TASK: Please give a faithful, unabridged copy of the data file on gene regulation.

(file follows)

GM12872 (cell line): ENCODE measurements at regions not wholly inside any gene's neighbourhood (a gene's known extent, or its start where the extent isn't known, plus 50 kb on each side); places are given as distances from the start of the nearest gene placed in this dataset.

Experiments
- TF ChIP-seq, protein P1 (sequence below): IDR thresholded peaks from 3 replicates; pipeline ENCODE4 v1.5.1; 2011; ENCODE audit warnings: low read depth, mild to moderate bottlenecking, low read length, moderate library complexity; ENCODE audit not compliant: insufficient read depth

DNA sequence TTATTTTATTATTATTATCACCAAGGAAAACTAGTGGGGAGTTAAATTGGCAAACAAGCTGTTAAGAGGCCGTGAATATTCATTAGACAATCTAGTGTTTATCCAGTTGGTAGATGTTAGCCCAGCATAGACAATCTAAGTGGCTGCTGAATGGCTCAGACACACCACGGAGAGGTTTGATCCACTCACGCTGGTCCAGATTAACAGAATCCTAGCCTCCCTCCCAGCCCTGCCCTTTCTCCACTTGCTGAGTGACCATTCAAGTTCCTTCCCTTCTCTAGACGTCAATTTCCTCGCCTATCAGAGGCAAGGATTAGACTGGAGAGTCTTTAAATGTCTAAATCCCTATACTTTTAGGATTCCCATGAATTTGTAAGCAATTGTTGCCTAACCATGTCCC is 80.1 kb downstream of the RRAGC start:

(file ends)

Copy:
GM12872 (cell line): ENCODE measurements at regions not wholly inside any gene's neighbourhood (a gene's known extent, or its start where the extent isn't known, plus 50 kb on each side); places are given as distances from the start of the nearest gene placed in this dataset.

Experiments
- TF ChIP-seq, protein P1 (sequence below): IDR thresholded peaks from 3 replicates; pipeline ENCODE4 v1.5.1; 2011; ENCODE audit warnings: low read depth, mild to moderate bottlenecking, low read length, moderate library complexity; ENCODE audit not compliant: insufficient read depth

DNA sequence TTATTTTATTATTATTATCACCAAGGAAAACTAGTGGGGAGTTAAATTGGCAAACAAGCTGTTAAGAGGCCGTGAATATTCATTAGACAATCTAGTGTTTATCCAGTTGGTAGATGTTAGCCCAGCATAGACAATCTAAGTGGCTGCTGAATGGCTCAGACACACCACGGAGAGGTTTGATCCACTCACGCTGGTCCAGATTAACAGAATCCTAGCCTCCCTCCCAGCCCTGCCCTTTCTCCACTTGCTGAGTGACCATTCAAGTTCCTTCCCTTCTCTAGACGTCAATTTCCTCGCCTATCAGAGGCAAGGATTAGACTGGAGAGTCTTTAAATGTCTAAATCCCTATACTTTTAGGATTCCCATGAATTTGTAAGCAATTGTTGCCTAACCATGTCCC is 80.1 kb downstream of the RRAGC start: